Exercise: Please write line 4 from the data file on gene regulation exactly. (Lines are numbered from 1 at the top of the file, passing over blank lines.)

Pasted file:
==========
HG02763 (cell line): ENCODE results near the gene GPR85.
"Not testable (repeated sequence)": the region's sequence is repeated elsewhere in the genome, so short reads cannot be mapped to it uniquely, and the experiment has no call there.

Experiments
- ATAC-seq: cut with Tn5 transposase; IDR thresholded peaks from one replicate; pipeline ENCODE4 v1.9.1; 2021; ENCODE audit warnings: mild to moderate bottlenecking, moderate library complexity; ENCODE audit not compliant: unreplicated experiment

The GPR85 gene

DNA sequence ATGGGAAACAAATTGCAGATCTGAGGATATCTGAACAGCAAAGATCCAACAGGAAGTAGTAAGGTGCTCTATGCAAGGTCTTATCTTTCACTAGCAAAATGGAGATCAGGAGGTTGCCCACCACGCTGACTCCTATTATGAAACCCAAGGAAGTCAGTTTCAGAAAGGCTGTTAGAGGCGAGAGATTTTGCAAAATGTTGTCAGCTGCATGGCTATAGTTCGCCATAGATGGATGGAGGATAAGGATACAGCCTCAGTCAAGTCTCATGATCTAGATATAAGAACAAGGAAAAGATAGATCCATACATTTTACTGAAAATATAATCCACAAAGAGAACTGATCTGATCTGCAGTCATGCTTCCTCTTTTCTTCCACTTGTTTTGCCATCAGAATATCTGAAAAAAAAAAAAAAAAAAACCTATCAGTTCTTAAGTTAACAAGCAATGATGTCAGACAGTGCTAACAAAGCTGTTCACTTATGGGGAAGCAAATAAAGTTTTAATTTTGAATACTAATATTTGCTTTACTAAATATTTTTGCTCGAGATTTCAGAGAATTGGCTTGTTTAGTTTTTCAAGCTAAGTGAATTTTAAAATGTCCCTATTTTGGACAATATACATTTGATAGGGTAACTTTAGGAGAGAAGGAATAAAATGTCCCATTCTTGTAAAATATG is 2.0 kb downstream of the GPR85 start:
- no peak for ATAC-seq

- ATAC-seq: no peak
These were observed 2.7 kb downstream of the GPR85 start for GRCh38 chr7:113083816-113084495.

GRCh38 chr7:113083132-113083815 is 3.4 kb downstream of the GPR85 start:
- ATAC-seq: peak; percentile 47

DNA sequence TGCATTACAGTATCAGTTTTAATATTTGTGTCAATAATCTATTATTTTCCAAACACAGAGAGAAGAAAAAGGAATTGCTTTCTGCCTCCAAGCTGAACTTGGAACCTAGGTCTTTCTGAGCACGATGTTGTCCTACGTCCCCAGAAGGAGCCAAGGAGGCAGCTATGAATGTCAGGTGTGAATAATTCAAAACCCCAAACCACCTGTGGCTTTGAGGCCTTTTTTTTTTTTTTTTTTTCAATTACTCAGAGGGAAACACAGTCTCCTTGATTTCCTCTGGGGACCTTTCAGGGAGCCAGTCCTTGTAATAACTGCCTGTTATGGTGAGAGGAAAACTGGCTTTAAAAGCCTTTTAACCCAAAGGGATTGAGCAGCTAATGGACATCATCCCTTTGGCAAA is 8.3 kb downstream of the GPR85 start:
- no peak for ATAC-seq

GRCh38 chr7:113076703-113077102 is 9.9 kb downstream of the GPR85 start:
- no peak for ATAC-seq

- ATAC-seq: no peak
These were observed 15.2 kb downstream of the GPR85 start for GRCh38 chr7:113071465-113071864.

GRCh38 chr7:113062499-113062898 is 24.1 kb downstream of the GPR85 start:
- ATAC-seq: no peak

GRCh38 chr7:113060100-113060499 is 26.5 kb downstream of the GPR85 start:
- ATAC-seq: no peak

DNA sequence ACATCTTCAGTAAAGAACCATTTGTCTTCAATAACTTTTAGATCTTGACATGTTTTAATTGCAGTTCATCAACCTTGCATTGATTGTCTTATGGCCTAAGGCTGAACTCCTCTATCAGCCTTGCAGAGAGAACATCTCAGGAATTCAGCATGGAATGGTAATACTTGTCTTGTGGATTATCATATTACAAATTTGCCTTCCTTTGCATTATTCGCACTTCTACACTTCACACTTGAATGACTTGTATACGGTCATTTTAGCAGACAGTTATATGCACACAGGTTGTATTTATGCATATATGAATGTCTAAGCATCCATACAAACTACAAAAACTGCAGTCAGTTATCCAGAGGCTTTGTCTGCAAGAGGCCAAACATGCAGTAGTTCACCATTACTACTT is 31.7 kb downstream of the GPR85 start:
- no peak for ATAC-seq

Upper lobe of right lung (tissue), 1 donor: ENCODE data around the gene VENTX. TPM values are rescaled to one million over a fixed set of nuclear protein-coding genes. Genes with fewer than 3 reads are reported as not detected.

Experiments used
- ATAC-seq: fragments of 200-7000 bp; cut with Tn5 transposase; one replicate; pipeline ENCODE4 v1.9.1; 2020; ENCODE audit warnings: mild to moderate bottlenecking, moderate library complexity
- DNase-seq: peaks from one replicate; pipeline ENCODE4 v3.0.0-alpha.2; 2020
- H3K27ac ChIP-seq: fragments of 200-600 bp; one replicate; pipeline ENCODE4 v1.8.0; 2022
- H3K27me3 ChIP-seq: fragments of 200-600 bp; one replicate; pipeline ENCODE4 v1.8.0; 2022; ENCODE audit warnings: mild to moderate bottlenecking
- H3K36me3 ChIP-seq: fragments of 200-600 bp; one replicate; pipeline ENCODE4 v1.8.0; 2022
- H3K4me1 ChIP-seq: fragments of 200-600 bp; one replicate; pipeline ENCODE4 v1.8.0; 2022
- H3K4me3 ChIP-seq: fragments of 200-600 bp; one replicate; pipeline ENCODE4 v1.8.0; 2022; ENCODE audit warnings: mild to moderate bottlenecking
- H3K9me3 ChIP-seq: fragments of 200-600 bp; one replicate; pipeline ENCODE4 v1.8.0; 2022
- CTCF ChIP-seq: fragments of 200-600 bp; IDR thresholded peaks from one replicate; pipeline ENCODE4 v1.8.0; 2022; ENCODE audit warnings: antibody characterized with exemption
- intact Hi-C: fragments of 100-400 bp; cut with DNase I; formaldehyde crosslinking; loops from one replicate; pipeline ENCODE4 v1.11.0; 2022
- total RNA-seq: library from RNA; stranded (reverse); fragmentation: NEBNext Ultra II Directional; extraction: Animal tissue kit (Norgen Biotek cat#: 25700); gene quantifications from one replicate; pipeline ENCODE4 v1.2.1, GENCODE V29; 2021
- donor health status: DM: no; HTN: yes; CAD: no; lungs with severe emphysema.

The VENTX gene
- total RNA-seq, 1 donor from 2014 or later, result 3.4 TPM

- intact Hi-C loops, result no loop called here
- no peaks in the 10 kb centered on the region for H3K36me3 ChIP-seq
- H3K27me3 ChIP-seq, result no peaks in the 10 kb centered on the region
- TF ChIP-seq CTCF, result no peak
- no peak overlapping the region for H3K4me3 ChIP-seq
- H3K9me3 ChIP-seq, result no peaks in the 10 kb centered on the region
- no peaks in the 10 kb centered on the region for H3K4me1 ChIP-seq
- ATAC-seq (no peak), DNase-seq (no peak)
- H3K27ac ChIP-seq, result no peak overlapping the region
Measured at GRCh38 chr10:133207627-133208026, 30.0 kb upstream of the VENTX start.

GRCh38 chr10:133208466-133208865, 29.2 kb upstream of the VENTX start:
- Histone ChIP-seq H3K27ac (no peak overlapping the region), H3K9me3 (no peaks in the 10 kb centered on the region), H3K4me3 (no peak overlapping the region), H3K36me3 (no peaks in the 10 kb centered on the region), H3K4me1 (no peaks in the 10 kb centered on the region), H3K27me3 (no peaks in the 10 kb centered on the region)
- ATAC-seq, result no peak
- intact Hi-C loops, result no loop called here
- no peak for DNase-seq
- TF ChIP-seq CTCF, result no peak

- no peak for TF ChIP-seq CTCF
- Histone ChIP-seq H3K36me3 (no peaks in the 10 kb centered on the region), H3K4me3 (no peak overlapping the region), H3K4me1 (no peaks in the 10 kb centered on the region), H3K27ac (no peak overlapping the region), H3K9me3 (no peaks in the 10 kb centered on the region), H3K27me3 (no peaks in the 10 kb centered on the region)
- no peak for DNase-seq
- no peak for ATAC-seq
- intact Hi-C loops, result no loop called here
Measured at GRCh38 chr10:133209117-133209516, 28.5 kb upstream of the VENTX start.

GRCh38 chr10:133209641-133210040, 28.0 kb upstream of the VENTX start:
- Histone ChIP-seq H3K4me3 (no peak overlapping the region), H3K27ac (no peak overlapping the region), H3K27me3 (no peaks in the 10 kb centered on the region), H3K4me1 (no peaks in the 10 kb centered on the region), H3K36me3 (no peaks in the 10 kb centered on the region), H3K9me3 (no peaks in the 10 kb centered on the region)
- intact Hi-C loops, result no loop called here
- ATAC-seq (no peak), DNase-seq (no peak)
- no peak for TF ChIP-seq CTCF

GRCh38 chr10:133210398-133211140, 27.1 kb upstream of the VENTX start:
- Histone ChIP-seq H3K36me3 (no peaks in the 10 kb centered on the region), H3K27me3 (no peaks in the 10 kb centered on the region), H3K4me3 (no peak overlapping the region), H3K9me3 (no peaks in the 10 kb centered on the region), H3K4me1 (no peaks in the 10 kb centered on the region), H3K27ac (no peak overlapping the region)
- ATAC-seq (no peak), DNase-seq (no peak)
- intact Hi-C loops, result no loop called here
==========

- ATAC-seq: cut with Tn5 transposase; IDR thresholded peaks from one replicate; pipeline ENCODE4 v1.9.1; 2021; ENCODE audit warnings: mild to moderate bottlenecking, moderate library complexity; ENCODE audit not compliant: unreplicated experiment